Did You Know That The Rain Can Affect Your Allergies?

Ahh, springtime. As the sun takes its rightful place in the sky once more, and everything around is burgeoning with unbridled greenness, it's almost as though you can't help but feel a little bit lighter. Unless, of course, you suffer from seasonal allergies, and your head suddenly feels like it weighs a thousand pounds.

In 2021, an incredible 81 million people in the United States had been diagnosed with seasonal allergic rhinitis or seasonal allergies, reports the Asthma and Allergy Foundation of America. Commonly referred to as hay fever, seasonal allergies are the result of an immune response after breathing in airborne allergenic particles, like dust mites or pollen. People with seasonal allergies often report symptoms like congestion, sneezing, itchy eyes and nose, headaches, fatigue, scratchy and sore throat, as well as respiratory issues like coughing, wheezing, and difficulty breathing.

While medication can be used to keep seasonal allergy symptoms under control, the relief it provides can be washed away by spring rain.

How rainfall affects seasonal allergies

Just like we feel ourselves becoming a little lighter when the weather is nice, so does pollen. When the air is dry, pollen particles have no trouble moving with the breeze. However, The Weather Channel reports that when it begins to rain, the air is so dense with water vapor and raindrops that pollen is quite literally rinsed from the air as it becomes bogged down with moisture. For a short time, at least, this can cause pollen counts to drop and improve symptoms of allergic rhinitis in people with pollen allergies. On the other hand, because rain contains nitrates, which act as food for flowering plants, a good spring shower can often generate more pollen in the future.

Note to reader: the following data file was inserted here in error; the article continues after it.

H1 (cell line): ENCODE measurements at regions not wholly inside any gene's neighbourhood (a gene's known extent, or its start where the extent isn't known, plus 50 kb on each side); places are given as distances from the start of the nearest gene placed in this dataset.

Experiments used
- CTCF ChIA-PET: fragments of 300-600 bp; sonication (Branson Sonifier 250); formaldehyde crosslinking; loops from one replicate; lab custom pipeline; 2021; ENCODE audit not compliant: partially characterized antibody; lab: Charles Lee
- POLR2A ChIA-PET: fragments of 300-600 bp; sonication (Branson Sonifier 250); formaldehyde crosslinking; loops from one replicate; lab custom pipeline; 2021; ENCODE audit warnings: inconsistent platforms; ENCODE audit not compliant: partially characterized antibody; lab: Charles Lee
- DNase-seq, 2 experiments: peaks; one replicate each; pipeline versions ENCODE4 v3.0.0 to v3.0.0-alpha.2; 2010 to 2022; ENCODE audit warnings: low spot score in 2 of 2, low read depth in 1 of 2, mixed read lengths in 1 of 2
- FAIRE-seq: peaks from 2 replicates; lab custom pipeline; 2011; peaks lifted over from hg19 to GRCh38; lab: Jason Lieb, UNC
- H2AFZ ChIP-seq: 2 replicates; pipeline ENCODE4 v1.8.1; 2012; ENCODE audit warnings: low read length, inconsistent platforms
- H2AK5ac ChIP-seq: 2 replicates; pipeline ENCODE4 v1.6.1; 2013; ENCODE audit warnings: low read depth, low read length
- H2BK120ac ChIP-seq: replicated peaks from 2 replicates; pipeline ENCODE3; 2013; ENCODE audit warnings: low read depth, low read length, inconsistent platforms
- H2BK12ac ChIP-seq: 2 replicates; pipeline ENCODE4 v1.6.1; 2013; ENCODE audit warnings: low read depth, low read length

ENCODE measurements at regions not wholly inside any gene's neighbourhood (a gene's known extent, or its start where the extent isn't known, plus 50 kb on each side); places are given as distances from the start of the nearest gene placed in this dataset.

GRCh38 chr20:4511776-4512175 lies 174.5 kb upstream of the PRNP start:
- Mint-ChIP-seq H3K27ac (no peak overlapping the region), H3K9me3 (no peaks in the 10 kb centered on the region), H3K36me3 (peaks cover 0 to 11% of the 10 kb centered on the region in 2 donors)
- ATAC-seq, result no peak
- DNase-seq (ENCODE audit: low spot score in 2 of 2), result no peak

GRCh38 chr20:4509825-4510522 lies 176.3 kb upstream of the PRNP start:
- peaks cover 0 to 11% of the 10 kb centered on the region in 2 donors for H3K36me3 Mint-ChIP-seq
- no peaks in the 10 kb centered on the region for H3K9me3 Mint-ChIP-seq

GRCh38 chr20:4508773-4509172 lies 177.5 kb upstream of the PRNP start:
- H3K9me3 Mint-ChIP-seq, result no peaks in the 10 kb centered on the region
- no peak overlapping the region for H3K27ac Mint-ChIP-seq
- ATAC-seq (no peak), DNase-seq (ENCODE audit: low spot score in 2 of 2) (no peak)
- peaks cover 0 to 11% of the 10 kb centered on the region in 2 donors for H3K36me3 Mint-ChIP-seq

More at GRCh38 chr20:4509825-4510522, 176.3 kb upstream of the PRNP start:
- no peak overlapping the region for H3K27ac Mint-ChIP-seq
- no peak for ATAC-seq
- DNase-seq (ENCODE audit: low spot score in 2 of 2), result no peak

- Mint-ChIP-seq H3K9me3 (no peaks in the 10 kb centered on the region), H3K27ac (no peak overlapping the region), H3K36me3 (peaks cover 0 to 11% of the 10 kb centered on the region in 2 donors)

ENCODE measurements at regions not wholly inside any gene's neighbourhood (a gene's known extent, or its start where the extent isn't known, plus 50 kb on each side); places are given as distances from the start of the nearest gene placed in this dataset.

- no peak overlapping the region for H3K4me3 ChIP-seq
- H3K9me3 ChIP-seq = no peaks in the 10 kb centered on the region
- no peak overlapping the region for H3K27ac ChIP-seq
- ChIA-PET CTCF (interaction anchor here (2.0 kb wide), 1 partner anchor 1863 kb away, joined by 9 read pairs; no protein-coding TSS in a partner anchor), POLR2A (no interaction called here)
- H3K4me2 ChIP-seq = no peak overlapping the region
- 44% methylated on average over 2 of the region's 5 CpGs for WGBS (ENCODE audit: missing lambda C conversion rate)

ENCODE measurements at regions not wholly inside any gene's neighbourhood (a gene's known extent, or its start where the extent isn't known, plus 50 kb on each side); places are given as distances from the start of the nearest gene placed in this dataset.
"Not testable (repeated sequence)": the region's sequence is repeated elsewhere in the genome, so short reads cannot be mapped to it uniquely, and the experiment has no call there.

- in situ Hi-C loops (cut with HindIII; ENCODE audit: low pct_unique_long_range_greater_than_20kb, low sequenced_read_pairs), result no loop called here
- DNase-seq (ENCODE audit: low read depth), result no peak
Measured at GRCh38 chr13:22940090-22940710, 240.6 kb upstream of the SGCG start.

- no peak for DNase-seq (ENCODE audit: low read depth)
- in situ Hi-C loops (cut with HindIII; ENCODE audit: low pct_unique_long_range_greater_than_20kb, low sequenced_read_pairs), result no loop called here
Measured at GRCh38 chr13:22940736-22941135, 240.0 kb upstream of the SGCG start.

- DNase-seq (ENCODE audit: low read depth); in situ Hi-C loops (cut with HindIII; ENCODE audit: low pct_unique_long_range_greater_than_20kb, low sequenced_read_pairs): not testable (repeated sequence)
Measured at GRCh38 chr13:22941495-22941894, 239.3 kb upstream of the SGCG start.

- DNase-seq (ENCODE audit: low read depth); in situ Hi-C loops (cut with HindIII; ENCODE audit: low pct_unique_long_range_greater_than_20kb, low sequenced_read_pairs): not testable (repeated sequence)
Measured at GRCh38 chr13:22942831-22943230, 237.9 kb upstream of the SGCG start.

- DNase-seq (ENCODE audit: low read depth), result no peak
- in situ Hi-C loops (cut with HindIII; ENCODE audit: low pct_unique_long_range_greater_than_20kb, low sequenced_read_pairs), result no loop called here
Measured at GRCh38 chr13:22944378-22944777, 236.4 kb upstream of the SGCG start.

What's more, rain and high levels of humidity can also be a catalyst for mold growth. For that reason, people with mold allergies may notice their allergies become much worse a few days after heavy rain once mold has had time to grow. After all, nearly 20% of Americans have a mold allergy, according to the Cleveland Clinic.

Thunderstorms and allergic asthma

As for rain accompanied by thunderstorms, it often creates a perfect storm for asthma in people with seasonal allergies (via Harvard Health Publishing). Commonly known as thunderstorm asthma, the phenomenon occurs when a downward current of cold air, which happens before a thunderstorm, causes allergenic particles, like pollen and mold, to become more concentrated in the air. The clouds gather up the particles as the wind, humidity, and lightning get to work breaking them down into even smaller particles that can be easily inhaled. When winds carrying concentrated clouds of these allergenic particles then start blowing, the result can be rather dangerous for people with allergies.

A 2022 study published in the Journal of Allergy and Clinical Immunology found that 65% of people with allergic rhinitis have experienced thunderstorm asthma. For almost half of the participants who experienced a thunderstorm-induced asthma attack, the symptoms were so severe that they sought emergency medical attention.